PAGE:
These bills are intended to disrupt most of the key tax concepts underlying modern estate planning. Given the risk posed by this legislation, it is only prudent to begin working with clients to develop a comprehensive plan that can be implemented if needed after the November election.
The current situation is not dissimilar to what happened in 2012. At that time the gift tax exemption was $5.12 million, but was scheduled to drop to $1 million on Jan. 1, 2013. It was widely expected the exemption amount would be extended, but as the year stretched on that didn’t happen. Many clients were caught flat footed and there was a mad dash of planning in December as clients hastily created trusts and made large gifts.
Under pressure, many did not have time to carefully consider how such gifts would impact their personal financial situation, and the resulting trusts could not be customized to the needs of each family. I have encountered many families over the last eight years with donor regret stemming from planning done in December 2012.
Now is the time to help clients understand the many strategies that can be deployed to preserve family wealth for future generations based on current law. A partial list includes:
• Taxable Gifts. Making a large gift in 2020, whether in trust or directly to a beneficiary, eliminates the risk that subsequent legislation will reduce the gift tax exemption. The “anti-claw back” regulations issued last year under Section 2010 will also prevent any estate tax from being imposed on this gift, even if the estate tax exemption in the future is less than the amount of the gift.
• Pre-Fund Life Insurance Trusts. Many clients have life insurance trusts that rely on annual exclusion gifts to fund the insurance premiums. If those premiums are more than $20,000 a year a client may wish to make a large gift to the trust now to provide funds that can be used to pay premiums in future years. This would take advantage of the existing high gift tax exemption, which may not exist next year.
• Spousal Access Trusts. While the math may be compelling, many clients will still be hesitant to make large gifts in trust for fear they will need some of those resources in the future. A grantor can create a trust for the benefit of the grantor’s spouse, thereby retaining the possibility of benefiting from those assets through the spouse. If two such trusts are being created, it’s important to draft them in a way that avoids the reciprocal trust doctrine. It’s also important to recognize that if a spouse passes away prematurely, or if the couple divorce, access to these trust assets may be lost.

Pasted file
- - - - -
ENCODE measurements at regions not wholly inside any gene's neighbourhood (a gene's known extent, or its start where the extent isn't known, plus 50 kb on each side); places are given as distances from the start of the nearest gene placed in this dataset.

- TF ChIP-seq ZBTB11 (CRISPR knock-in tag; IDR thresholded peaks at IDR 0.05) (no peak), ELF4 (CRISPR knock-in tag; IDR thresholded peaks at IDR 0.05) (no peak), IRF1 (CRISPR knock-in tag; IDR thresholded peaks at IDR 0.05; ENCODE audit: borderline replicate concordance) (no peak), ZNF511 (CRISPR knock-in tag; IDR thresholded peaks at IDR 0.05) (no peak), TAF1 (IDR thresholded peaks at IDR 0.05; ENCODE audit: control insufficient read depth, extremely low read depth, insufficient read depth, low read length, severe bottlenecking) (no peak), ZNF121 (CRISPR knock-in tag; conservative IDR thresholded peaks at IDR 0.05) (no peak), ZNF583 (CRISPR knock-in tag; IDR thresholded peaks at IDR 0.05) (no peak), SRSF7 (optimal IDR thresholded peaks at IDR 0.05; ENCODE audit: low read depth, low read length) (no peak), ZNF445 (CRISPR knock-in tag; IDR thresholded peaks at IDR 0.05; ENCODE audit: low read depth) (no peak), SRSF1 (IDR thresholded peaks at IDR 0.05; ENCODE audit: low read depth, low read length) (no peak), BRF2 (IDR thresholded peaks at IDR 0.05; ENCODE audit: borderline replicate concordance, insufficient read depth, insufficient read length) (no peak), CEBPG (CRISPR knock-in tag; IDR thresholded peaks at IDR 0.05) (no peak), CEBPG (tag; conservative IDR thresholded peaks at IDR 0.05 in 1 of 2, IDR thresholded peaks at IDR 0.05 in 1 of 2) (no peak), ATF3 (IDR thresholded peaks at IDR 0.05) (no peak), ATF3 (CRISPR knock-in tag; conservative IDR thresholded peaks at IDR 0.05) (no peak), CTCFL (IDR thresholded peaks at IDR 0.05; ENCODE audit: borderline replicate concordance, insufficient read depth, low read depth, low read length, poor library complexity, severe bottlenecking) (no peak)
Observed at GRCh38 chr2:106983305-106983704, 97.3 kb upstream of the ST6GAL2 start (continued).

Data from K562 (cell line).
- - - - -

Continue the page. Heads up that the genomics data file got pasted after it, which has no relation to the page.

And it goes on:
• Intra-Family Loan. Clients who are not ready to make large gifts may still be able to lend money to a grantor trust to take advantage of the current low interest rates. This planning effectively moves future appreciation to the next generation estate tax free. Since the Sanders, Warren, and Booker Bills all subject new grantor trusts to estate tax on the death of the grantor, this may be the last chance many clients have to establish and fund this highly favorable structure. For clients who have previously created an intra-family loan, forgiving that loan could be a way of making a large gift in 2020 and capturing the existing exemption amount.
• Dynasty Trusts. Both the Sanders and Warren Bills have proposed a 50-year limit on GST exempt trusts. If a large gift is being made in trust consider creating a dynasty trust and allocating GST exemption to that gift. This may be the last opportunity to create a true dynasty trust that can pass through multiple generations without triggering a death tax.
• GRAT Planning. Given that three of the Senate bills discussed above limit GRAT planning by mandating a ten year term and a significant remainder, consider funding one or more zeroed out GRATs with durations of less than ten years.
This is the time to help clients think through what they will do if the November elections makes it likely there will be unfavorable tax changes. Careful planning now will allow sufficient time after the election to properly implement a plan that is optimal for each client. There are still many planning opportunities available, but time is not on our side.